English as an Additional Language (EAL)

Naomi Flynn, Chris Pim and Sarah Coles| View as single page| Comment/Feedback

Who are our EAL learners?

The numbers of EAL learners and the range of languages spoken in UK schools have risen substantially in the past 15 – 20 years. In 2018 statistics from the UK’s Department for Education indicated that approximately 21% of primary school pupils have EAL and around 17% of secondary school pupils. While many of these children may live in towns and cities commonly associated with multilingual classrooms, it is increasingly common that teachers in any area will need to plan for EAL learner needs.

EAL learners in one school will have very different languages and heritages from those in another school. This means that schools and teachers need to be sensitive to differences beyond language differences and avoid the assumption that being an EAL learner of itself is the only aspect of a child’s identity that needs attention. There are some key areas of pedagogy that will support all EAL learners, but the most useful starting point, as with all pupils, is to understand something of the particular language, home background and previous education of your individual EAL learners. The chart below identifies the wide variety of experiences your EAL learners may have.

The Background and Experience of EAL Learners (Source: Pim, C (2010) How to Support Children Learning English as an Additional Language, Hyde: LDA) 

Born in the UK ←---------------------------------------→ Completely new arrival in the UK
Family intends to stay in the UK permanently and has the legal right to do so ←---------------------------------------→ Status to remain in the UK is uncertain of time limited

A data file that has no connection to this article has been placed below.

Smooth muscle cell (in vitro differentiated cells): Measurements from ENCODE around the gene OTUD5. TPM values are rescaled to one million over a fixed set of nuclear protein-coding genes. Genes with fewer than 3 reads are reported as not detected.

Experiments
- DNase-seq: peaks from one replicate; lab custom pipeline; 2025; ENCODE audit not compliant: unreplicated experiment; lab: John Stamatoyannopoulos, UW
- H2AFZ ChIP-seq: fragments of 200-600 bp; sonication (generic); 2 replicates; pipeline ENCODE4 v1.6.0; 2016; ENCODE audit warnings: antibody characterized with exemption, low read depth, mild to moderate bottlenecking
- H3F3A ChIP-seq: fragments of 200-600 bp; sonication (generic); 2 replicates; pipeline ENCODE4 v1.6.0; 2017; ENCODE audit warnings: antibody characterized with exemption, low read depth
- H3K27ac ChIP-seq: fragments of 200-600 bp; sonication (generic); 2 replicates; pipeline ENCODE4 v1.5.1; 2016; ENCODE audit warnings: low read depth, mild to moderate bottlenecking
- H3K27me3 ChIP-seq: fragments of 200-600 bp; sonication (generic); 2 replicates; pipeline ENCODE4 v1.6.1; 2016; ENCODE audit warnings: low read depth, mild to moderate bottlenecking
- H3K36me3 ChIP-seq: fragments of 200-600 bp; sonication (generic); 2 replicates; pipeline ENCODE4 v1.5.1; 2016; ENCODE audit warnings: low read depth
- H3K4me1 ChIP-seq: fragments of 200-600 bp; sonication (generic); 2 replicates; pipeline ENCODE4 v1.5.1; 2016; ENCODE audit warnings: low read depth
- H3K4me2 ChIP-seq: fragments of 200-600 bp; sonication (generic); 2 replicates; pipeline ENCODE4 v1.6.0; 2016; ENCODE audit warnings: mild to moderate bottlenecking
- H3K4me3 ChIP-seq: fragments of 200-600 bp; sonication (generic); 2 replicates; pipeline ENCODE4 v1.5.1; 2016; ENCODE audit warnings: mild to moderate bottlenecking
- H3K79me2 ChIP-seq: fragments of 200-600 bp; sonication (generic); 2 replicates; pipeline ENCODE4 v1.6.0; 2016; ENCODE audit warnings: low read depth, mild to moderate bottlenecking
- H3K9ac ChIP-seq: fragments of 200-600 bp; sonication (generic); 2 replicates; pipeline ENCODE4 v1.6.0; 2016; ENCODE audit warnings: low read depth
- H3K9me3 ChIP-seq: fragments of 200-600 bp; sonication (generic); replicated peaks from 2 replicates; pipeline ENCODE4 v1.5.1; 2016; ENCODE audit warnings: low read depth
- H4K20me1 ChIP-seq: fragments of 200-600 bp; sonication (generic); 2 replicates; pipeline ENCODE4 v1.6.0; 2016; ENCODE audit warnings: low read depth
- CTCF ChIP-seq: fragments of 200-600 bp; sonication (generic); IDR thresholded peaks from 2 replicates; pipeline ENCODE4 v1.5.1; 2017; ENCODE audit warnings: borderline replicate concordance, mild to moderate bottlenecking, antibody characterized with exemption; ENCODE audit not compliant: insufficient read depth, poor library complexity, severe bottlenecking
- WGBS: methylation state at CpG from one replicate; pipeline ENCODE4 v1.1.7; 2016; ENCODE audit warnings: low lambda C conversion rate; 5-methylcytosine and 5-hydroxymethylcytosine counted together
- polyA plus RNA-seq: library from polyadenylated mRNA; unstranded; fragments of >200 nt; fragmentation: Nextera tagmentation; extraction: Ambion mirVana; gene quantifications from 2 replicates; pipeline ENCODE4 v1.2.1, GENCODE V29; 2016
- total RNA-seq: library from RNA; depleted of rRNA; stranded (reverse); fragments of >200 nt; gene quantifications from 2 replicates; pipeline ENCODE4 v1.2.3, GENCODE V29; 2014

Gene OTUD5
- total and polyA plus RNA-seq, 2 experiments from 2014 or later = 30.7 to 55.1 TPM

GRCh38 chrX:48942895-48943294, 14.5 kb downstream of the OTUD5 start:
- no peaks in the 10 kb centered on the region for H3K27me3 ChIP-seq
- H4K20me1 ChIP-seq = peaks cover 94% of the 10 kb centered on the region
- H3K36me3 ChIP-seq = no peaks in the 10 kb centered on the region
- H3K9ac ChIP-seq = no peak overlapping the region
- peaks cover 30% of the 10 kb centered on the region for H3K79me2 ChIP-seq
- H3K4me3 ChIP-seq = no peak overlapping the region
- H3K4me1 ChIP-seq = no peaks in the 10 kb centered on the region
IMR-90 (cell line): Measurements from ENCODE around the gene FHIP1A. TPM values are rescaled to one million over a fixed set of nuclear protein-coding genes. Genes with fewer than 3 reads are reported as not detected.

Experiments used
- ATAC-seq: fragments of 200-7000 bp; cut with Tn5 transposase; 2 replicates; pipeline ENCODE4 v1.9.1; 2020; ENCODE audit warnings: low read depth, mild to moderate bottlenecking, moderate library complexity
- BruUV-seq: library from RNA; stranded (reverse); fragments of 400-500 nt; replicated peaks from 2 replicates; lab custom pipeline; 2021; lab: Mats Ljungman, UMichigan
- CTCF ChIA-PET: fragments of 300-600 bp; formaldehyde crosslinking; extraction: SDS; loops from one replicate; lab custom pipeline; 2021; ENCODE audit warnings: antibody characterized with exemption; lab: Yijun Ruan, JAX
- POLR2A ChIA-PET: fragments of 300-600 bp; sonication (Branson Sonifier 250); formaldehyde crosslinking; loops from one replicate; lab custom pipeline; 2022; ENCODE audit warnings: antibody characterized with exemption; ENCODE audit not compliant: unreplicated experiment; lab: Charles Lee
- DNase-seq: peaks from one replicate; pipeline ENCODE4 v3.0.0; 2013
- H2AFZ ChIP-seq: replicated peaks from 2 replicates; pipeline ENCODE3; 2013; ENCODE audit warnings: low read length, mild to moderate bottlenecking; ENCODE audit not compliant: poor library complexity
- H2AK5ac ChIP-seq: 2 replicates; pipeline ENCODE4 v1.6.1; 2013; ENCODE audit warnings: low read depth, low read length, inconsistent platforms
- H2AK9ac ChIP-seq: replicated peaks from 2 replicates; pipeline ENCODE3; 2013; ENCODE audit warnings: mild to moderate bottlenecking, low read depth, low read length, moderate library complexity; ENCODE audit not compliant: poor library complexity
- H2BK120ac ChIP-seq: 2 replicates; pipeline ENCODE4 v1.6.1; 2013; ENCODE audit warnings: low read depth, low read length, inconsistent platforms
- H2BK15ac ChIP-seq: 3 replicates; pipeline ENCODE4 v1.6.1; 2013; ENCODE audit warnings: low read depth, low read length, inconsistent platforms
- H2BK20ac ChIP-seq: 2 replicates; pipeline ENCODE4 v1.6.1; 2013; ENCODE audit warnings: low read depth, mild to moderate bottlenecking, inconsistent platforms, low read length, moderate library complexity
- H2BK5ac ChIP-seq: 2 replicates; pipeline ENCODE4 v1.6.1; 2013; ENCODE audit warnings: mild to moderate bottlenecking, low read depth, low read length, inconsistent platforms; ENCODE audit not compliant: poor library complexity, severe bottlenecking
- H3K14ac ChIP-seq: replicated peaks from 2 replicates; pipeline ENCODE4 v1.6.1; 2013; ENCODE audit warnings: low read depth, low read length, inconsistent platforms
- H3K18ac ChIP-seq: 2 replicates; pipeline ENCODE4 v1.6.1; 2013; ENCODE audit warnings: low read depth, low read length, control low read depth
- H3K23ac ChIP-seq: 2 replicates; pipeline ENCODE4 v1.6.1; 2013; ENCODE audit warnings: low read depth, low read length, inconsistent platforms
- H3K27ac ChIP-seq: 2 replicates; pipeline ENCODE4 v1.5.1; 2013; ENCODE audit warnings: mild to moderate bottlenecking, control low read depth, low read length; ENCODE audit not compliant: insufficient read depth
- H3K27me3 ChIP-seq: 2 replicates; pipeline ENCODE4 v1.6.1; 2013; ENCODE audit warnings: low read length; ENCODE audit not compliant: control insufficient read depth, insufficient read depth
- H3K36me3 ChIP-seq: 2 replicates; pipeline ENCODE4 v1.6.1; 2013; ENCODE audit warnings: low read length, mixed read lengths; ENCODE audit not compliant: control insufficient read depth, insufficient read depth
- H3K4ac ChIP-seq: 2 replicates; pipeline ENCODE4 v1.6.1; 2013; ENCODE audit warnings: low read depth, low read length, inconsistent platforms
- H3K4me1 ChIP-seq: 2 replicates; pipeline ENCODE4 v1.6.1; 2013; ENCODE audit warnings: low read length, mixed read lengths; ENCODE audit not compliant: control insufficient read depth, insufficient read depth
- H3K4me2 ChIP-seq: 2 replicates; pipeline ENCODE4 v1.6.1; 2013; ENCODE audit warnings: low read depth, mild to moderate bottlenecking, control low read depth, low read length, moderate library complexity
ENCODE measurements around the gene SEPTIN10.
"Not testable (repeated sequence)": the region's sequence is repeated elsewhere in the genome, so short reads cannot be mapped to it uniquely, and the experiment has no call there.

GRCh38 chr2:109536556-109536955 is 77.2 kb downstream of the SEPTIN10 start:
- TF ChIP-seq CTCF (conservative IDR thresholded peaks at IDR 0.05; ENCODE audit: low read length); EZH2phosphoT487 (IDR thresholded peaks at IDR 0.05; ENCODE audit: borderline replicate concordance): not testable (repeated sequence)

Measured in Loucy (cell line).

Uninterrupted education from starting school to current time ← Experience may depend on school starting age in home country → No school or very interrupted and piecemeal education
Bilingual or multilingual; orally fluent and fully literate in one or more languages other than English ← Background experience lies across spectrum → No literacy in first or other languages
Orally fluent and fully literate in English ←---------------------------------------→ Very limited oracy and no literacy in Endlish
No specific learning difficulties ←---------------------------------------→ Evidence of some specific learning difficulties
Stable background - intact family and emotionally secure ←---------------------------------------→ Fragmented family background or unaccompanied minor; possible experience of trauma

Original guide sponsored by the University of Winchester, this revision sponsored by The University of Reading and Hampshire EMTAS.